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small salt kiln

updated fri 16 jun 00


GURUSHAKTI@AOL.COM on wed 14 jun 00

Hi Dannon:

Thanks for the information! I have a concrete patio in the back which is
pretty well hidden. Now I just have to finish my other projects and convince
my husband that this is vital for my joy! :-)
The back patio is where his beloved spa lives, so I'm going to have to be
especially persuasive or find another area!
This little kiln could probably be an updraft and omit the bag wall. Those
beehive bread ovens that they use in New Mexico and other areas, just have a
hole in the top or slightly off center of the top. You could probably do it
that way and shoot a single burner front to back . I remember years ago
firing to cone 10 in a little raku kiln (about 3 or 4 cubic feet.) I just
put the burner on the bottom with a target brick near center of the kiln and
it seemed to deflect the flame pretty evenly. I would set it up as a
temporary raku kiln with kiln shelves for the top, no mortar, hard brick,
single layer. The separated kiln shelves acted as the damper as well as the
Hey, I got it. I can tell the zoning police that it's a bread oven! :-)

Warm regards,

Dannon Rhudy on wed 14 jun 00

Hi, June. I just got back from the Appalachian Center
for Craft, and got to (help) fire a VERY small salt/soda
kiln. It was a catenary, castable, sprayed with ITC I
believe. It was about two feet high, maybe thirty inches
long - Mel might know the dimensions, think he helped
make it last fall. Fired with two teeny burners coming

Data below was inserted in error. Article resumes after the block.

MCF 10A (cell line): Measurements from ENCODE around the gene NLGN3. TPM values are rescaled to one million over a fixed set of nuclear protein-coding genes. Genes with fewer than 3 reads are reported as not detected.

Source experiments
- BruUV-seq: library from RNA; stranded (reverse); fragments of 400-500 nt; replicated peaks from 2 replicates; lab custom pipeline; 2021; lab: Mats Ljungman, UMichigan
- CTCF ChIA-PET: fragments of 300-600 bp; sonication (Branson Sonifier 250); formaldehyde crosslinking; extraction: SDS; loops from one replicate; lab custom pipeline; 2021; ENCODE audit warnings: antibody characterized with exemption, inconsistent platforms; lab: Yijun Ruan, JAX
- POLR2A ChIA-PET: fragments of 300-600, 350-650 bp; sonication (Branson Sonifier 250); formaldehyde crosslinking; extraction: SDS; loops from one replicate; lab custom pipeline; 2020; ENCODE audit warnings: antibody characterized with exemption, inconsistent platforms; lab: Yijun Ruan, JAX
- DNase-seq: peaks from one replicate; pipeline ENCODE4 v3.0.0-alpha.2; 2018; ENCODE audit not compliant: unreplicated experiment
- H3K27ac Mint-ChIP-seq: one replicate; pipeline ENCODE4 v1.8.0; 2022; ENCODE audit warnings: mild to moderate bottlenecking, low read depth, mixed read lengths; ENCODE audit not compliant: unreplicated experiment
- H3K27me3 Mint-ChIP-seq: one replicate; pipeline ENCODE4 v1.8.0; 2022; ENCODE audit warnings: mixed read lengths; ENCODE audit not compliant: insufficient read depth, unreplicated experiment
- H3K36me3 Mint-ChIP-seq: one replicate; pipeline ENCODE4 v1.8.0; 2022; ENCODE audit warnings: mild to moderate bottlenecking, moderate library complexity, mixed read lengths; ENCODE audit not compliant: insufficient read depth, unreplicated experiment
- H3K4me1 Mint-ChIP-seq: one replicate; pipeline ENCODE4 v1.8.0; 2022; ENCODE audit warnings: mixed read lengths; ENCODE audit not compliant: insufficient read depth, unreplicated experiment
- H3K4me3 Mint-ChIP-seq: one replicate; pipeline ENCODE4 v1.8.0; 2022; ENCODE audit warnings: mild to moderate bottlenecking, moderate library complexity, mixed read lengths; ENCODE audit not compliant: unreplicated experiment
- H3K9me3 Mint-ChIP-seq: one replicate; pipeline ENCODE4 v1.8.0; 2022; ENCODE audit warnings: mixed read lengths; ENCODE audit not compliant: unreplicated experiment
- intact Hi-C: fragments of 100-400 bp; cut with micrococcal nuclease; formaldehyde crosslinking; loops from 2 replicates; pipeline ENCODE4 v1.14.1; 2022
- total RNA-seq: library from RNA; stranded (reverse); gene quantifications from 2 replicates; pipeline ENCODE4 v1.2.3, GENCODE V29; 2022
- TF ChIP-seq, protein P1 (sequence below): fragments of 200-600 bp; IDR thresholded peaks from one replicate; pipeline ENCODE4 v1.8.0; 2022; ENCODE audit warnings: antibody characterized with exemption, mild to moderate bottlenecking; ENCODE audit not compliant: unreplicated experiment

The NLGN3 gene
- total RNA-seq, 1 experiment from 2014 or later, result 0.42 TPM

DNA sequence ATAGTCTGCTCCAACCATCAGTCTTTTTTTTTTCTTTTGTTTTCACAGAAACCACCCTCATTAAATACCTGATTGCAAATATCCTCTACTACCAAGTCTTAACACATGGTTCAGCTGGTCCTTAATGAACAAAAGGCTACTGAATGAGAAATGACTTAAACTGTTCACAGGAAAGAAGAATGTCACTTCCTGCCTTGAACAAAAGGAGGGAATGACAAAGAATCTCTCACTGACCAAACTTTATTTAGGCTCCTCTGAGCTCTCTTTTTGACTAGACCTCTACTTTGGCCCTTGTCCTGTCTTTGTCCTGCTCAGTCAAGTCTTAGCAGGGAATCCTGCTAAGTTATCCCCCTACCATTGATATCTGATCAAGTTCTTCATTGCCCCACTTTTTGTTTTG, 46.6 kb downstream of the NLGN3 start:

in from the side, short bag wall. Might be possible to
put the burners behind, no bag wall, have a little more
firing space. It held perhaps a dozen pieces, med. size.
No one who did not KNOW would have thought it a kiln.
Looked sort of like a little bread oven, actually. Had
been built up on some concrete block to lift it to
convenient height. Neighbors would never suspect....


Dannon Rhudy

At 04:05 PM 6/13/00 EDT, you wrote:
>Hi Joyce:
>If I were going to build a small salt kiln, I would probably opt for a
>Catenary Arch using AP Green's Mizzou type castable that Craig mentioned the
>other day and spray it with ITC 100 after the first bisque firing.
>It will be interesting reading the feedback. My Geil burners and pilot bar
>didn't take too kindly to one salt and one soda firing and I'm wondering if
>perhaps I shouldn't entertain building a small castable salt/soda kiln in the
>future instead of stressing this old Geil. My problem is the town only allows
>one kiln and how do you hide an outdoor kiln, even a small one! I'll have to
>muse on that one! :-)
>Warm regards,
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